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Here I am trying to write a function that returns me value based on the following condition...


Variable is NULL return me DBNull.Value


Convert Variable into DataType whose DataTypeCode has been provided to me as a parameter of function. eg.

Now while converting a variable into required DataType, an exception is thrown "FormatException was unhandled". Input string was not in a correct format.

How do I resolve this error please help.

Here is my code...

    public object ReturnDBNullOrRequiredDatatype(object IsThisObjectANull, TypeCode DataTypeCode)

return IsThisObjectANull == null ? DBNull.Value : Convert.ChangeType(IsThisObjectANull, DataTypeCode);


i am calling this function as ReturnDBNullOrRequiredDatatype(txtFirstName.text, TypeCode of an Integer variable) 2nd parameter is a data type into which first parameter is to be converted.

I am trying to return this value to

SqlParameter spAmount = new SqlParameter(...) spName.value=DbNull.value


SqlParameter spName = new SqlParameter(...) spAmount.value=Cint(txtName.text)

I am trying to do this with that function. I am making sure that the value being passed to that function will fulfill my conversion type but this error is still occuring.

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Here I am trying to create a function that can convert any datatype into another datatype as desired by a programmer. Parameter can be string or int or datetime. –  Shantanu Gupta Dec 11 '09 at 23:26
Please provide input parameters for your method with which it fails –  Roman Boiko Dec 11 '09 at 23:29
ReturnDBNullOrRequiredDatatype(txtAmount.text,TypeCode.Int); –  Shantanu Gupta Dec 11 '09 at 23:32
`static void Main(String[] args){ Console.Write(Convert.ChangeType("123", TypeCode.Int32)); }' works without exceptions. Another example you provided also works fine. –  Roman Boiko Dec 11 '09 at 23:39
Please provide code example that fails, or input parameter values for which you get an exception. –  Roman Boiko Dec 11 '09 at 23:43

2 Answers 2

up vote 1 down vote accepted

The documentation for Convert.IsDBNull says the following:

Returns an indication whether the specified object is of type DBNull.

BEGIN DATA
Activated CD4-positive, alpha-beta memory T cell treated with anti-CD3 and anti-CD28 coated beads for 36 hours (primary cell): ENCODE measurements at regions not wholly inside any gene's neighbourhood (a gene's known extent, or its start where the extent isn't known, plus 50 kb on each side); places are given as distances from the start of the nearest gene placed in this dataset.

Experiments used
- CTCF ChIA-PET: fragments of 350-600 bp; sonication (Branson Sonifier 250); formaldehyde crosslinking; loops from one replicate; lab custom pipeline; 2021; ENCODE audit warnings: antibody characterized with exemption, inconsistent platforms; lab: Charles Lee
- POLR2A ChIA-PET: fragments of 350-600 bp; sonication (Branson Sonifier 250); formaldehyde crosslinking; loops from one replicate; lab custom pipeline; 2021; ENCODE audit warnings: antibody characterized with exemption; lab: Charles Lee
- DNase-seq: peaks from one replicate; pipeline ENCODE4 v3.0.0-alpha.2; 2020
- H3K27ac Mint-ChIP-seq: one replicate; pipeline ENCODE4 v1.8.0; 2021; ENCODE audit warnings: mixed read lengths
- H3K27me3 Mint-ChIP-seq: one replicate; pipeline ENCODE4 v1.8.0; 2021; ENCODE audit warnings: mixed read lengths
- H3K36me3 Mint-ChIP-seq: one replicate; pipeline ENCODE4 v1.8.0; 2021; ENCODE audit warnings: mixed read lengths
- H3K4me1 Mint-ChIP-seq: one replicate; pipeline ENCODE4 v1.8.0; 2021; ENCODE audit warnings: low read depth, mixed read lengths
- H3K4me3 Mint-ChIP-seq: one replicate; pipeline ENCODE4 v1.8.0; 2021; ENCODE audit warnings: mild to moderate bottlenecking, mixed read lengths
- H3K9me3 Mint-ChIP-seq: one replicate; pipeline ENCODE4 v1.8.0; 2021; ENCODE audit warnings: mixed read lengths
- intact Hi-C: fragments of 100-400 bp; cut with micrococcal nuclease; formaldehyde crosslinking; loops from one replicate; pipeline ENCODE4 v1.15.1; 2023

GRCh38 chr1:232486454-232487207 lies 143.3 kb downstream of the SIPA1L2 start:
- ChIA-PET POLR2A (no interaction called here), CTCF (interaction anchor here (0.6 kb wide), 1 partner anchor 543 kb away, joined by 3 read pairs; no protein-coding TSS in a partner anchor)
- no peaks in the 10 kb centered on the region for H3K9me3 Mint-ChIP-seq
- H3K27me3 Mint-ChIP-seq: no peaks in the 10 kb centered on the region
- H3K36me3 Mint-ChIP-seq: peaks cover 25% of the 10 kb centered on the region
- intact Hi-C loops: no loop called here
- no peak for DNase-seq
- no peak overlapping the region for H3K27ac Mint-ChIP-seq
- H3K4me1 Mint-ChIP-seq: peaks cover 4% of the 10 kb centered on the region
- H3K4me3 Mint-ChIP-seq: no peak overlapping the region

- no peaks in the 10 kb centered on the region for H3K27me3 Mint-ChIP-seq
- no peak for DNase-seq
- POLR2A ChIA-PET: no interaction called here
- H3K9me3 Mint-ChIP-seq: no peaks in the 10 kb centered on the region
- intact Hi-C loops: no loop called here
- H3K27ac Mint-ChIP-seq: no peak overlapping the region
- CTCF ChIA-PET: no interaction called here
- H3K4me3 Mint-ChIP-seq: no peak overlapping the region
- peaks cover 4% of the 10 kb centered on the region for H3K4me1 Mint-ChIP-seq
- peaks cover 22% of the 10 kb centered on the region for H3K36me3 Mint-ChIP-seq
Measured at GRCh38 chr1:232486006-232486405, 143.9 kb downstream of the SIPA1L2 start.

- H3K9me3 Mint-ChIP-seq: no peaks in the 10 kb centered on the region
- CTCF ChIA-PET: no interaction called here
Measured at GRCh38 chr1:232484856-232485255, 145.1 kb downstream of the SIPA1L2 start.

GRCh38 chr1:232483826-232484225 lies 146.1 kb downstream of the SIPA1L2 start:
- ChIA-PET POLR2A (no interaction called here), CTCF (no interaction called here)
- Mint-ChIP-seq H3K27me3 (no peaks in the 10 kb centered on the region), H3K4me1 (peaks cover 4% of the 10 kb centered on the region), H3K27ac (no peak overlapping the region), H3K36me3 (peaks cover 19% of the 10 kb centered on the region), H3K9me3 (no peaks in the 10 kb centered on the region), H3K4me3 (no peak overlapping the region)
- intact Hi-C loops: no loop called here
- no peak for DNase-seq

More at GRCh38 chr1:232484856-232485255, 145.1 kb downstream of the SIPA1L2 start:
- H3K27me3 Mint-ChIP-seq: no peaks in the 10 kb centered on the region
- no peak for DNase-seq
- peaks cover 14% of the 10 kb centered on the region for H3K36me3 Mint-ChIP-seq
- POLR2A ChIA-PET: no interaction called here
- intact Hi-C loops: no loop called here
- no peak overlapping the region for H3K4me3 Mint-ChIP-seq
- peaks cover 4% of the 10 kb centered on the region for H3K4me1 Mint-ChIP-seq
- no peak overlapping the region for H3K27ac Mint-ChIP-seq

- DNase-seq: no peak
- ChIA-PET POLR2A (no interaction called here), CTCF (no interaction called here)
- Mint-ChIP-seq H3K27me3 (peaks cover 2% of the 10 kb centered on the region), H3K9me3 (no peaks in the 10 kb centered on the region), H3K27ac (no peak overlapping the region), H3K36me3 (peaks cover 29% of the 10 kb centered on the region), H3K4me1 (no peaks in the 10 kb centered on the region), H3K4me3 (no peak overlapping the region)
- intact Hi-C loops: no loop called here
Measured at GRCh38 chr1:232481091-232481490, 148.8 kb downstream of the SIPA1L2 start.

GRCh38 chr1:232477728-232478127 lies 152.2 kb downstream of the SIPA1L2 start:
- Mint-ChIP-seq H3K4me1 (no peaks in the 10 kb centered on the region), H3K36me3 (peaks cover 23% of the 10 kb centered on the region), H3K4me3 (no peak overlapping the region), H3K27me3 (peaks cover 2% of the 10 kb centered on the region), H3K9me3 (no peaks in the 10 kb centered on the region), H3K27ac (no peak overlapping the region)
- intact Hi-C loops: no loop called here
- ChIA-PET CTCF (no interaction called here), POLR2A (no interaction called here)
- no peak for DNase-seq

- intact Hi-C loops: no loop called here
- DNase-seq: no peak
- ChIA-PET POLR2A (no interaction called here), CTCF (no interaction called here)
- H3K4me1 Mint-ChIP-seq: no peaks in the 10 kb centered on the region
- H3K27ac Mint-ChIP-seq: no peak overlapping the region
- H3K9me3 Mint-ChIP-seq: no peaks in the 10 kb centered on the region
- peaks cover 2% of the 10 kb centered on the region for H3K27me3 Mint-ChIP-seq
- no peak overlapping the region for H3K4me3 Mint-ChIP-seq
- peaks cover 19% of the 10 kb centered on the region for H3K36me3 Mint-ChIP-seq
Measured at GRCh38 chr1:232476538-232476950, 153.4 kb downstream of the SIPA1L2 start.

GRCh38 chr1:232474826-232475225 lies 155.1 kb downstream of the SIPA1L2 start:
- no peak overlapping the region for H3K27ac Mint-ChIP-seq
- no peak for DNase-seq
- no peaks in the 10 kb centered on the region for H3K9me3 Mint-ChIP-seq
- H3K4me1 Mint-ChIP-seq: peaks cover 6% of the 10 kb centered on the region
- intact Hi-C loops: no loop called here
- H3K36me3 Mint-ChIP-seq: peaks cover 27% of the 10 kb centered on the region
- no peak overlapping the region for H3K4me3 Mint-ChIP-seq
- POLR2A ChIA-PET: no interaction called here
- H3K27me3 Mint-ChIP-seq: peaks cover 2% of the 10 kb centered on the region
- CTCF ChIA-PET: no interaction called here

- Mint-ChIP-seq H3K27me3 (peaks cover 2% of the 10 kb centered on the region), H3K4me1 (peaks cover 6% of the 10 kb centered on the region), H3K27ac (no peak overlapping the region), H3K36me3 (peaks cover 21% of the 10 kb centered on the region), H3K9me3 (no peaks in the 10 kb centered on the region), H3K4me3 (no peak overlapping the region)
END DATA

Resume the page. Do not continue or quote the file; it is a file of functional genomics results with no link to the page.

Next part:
The documentation also specifically states that DBNull.Value is not equivalent to a null reference or string.Empty.

So the method should return false if you pass null or an empty string to it. I believe that what you really want to do is this:

if (IsThisObjectANull == null)
    return DBNull.Value;
    return Convert.ChangeType(IsThisObjectANull, DataTypeCode);

...or the shorter version:

return IsThisObjectANull == null ? DBNull.Value : Convert.ChangeType(IsThisObjectANull, DataTypeCode);
share|improve this answer
@Fredrik Mörk: yes i want this to be done as u wrote. But i m not clear with your first two lines. –  Shantanu Gupta Dec 11 '09 at 23:38
@Shanantu: I am just trying to point out that there is a difference between null and DBNull.Value. DBNull.Value is not a null reference (it is a DBNull instance), and Convert.IsDBNull checks whether the passed object is a DBNull object. Obviously, a null reference is not a DBNull object, so the method should return false. Since you in your question stated that you wanted to check if the input was a null reference, Convert.IsDBNull cannot do the job for you. –  Fredrik Mörk Dec 11 '09 at 23:47
@Fredrik Mörk: Do u mean to say, I cant return DBNull.Value which i think it should as it should also be of object type. Doesn't it comes under this category. I mean which is the parent class of DBNull.Value, is it an object or not. I think u seems to be right. Suggest me some other alternative to do the same in case it does'nt work. –  Shantanu Gupta Dec 11 '09 at 23:57
@Shantanu: Object is parent class of all other classes, including DBNull.Value. –  Roman Boiko Dec 11 '09 at 23:59
@Shanatu: your method could (and probably should) return DBNull.Value. All I am saying is that you cannot use Convert.IsDBNull to test for null. That is not what that method does. It tests for DBNull objects. This means that if you pass null to your original code, it will try to convert that null to the given type, which will fail for int, DateTime and all other value types. This is a bug in your code. However, I don't think this is the problem that you are facing right now (guessing from comments), since this would give you an InvalidCastException, not a FormatException. –  Fredrik Mörk Dec 12 '09 at 0:04

The FormatException is telling you that the object (in your case a string) cannot be converted to the requested type (in your case, integer). Probably the string being passed in is not a valid number, e.g. "abc" rather than "123"; or, for your DateTime case, it's not a valid date-time string for the current culture, e.g. "12/31/2009 12:34:56" when you're in a dd/MM/yyyy locale. Try passing an IFormatProvider, such as CultureInfo.InvariantCulture, that maps to the date-time format you are expecting your users to type in.

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...or it's a type that's not supported like a byte[] or a reference type. –  Rick Strahl Dec 11 '09 at 23:27
Good point, though he says he's passing in txtFirstName.Text as the first arg, so I'm guessing it's a string. –  itowlson Dec 11 '09 at 23:31
dont go over the name that it depicts. the data type that i m passing into which first value is to be converted will surely match the data type into which it has to be converted. –  Shantanu Gupta Dec 11 '09 at 23:41
txtObject.text will always have value according to the 2nd parameter. If 2nd parameter is a string 1st parameter will always be a string, if it is 'int' then 1st parameter will have int as "123". –  Shantanu Gupta Dec 11 '09 at 23:43

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